It DOES appear that VRS now can dynamically obtain the information automatically and update the sqb file, so that’s what I’m using now.


Here is some Python code that I wrote to go to / from N to ICAO. It is based on looking at the structure of BartJr’s table. Spot-checking a few flights on the air it seems to match. This has not been extensively tested and may have errors. Also there is no protection against invalid inputs in the tail to ICAO routine.

The general principle is that an N number has one to three digits after the N. The first digit is never a zero. These are most significant in setting the ICAO number. A number N2nnxx wiil always be exactly 101711 (decimal) away from its N1nnxx counterpart. After this one, two, or three digit number, a suffix of zero to two letters can be applied. If there are 3 digits after the N, the suffix may contain numbers, but if the first digit of the suffix is a letter, the second one (if present) must also be a letter (“N123A1” is illegal). This gives the effect of a 4 or 5 digit N number, but actually internally these are extensions of a 3 digit number with what I call a “base 35” suffix.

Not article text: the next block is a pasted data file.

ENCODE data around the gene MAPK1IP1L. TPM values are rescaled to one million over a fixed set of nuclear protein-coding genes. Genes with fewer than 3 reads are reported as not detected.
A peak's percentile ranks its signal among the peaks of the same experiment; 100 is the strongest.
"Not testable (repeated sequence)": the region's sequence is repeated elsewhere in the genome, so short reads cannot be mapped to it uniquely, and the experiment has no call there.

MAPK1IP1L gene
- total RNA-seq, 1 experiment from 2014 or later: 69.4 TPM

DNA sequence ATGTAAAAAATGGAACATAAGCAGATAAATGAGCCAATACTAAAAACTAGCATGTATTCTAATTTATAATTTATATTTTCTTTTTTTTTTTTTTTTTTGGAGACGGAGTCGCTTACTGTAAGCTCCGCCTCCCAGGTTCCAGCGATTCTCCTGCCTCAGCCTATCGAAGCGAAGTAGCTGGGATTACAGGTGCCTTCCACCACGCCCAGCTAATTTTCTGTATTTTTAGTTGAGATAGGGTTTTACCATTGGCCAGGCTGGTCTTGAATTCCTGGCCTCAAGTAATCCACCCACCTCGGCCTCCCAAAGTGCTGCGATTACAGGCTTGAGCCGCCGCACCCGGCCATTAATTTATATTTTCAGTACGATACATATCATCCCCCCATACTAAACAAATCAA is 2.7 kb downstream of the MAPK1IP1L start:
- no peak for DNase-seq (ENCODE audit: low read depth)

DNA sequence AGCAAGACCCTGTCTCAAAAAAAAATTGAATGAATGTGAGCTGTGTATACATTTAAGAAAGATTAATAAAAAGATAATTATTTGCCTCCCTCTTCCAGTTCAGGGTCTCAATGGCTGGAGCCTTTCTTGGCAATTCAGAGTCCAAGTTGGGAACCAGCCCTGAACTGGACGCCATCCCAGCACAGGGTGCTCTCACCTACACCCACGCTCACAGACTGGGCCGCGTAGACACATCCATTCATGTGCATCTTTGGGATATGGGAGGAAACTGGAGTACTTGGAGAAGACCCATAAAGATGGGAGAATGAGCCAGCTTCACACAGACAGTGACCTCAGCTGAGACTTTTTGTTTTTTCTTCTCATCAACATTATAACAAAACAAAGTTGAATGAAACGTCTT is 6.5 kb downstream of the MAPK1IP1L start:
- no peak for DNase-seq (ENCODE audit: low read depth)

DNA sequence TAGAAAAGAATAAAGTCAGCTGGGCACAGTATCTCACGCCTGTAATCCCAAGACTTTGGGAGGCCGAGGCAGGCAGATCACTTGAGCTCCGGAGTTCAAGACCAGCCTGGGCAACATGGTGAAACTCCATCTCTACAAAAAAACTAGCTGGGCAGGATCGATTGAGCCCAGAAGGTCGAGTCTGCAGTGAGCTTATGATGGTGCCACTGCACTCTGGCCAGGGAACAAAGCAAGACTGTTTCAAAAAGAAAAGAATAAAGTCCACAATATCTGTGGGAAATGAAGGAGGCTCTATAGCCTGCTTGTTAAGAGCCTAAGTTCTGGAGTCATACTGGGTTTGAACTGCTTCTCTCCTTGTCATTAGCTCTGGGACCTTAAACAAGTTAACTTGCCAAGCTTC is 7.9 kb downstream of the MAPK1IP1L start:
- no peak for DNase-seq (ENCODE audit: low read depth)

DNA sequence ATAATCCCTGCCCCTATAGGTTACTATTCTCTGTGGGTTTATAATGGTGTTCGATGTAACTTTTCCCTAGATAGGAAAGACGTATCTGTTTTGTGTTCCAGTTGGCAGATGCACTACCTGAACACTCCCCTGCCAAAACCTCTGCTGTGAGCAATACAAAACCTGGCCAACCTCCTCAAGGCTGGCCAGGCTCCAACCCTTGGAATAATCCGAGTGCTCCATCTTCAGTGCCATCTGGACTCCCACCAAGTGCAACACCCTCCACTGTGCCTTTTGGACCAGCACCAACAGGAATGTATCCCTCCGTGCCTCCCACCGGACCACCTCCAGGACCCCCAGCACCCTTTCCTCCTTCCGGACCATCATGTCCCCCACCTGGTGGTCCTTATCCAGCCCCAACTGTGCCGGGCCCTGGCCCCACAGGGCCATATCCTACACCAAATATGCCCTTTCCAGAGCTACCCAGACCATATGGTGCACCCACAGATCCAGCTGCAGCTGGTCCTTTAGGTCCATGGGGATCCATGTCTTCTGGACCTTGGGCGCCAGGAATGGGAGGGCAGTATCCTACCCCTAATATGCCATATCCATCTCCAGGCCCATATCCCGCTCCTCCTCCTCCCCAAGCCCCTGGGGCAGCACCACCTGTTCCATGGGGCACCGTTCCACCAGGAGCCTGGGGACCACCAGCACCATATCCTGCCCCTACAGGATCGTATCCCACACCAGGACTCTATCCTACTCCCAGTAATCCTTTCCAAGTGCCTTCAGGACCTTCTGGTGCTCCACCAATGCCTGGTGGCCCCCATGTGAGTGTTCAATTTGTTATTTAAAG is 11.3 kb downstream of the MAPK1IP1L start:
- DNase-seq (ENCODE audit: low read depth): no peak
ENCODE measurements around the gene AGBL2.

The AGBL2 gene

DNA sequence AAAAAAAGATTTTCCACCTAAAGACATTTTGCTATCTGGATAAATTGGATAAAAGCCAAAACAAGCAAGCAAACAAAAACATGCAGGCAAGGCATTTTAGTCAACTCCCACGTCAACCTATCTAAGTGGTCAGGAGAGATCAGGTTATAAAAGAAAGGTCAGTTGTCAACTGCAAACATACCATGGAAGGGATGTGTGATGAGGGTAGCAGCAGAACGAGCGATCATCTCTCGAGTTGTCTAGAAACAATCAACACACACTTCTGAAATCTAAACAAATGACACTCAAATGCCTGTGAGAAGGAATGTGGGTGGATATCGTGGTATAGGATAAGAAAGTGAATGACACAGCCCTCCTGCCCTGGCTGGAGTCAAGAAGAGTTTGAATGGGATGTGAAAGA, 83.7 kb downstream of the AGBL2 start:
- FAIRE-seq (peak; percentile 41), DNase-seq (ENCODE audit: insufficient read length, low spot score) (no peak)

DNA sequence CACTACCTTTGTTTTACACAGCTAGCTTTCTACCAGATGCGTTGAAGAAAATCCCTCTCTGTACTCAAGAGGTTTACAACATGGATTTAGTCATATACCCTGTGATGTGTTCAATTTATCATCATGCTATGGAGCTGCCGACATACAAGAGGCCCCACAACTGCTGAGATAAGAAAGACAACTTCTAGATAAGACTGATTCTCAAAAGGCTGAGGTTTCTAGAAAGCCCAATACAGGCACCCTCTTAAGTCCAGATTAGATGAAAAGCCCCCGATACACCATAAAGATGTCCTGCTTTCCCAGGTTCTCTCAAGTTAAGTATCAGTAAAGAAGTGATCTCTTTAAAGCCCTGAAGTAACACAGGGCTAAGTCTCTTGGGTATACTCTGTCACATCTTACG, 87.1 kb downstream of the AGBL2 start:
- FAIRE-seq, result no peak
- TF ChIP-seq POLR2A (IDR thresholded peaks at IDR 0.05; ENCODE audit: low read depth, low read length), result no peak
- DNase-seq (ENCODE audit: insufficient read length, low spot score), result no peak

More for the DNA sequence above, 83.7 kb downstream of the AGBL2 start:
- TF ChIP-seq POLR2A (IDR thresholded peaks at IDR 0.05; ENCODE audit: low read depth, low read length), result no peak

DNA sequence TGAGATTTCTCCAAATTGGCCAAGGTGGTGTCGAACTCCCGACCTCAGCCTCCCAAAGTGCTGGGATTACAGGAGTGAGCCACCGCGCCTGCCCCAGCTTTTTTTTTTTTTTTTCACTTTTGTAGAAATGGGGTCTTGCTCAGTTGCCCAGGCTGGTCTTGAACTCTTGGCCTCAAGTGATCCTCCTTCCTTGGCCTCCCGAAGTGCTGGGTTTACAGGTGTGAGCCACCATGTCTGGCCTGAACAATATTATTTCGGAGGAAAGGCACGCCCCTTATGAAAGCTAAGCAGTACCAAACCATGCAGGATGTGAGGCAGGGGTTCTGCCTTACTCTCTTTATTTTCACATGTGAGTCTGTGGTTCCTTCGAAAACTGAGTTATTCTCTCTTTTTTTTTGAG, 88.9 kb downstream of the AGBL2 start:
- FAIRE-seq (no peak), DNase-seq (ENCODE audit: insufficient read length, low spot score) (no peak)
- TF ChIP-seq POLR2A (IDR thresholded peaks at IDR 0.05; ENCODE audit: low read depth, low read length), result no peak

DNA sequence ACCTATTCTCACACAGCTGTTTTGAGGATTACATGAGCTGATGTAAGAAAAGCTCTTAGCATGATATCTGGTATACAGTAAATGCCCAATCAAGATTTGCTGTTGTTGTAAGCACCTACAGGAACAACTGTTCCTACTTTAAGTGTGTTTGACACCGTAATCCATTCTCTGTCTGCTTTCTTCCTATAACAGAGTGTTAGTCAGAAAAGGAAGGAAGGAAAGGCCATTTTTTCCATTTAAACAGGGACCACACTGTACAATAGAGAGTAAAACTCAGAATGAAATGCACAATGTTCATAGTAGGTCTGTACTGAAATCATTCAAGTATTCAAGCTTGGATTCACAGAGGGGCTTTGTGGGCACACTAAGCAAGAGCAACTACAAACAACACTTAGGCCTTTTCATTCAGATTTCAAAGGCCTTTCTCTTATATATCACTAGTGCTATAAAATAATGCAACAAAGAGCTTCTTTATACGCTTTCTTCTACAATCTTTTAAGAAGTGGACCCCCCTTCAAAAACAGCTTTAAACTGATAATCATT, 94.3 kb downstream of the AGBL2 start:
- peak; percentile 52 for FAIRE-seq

base9 = '123456789'  # The first digit (after the "N") is always one of these.
base10 = '0123456789' # The possible second and third digits are one of these.
# Note that "I" and "O" are never used as letters, to prevent confusion with "1" and "0"
icaooffset = 0xA00001 # The lowest possible number, N1, is this.
b1 = 101711 # basis between N1... and N2...
b2 = 10111 # basis between N10.... and N11....

def suffix(rem):
    """ Produces the alpha(numeric) suffix from a number 0 - 950 """
    if rem == 0:
        suf = ''
        if rem <= 600: #Class A suffix -- only letters.
            rem = rem - 1
            suf = base34[rem // 25]
            if rem % 25 > 0:
                suf = suf + base34(rem % 25) - 1] # second class A letter, if present.
        else:  #rem > 600 : First digit of suffix is a number.  Second digit may be blank, letter, or number.
            rem = rem - 601
            suf = base10[rem // 35]
            if rem % 35 > 0: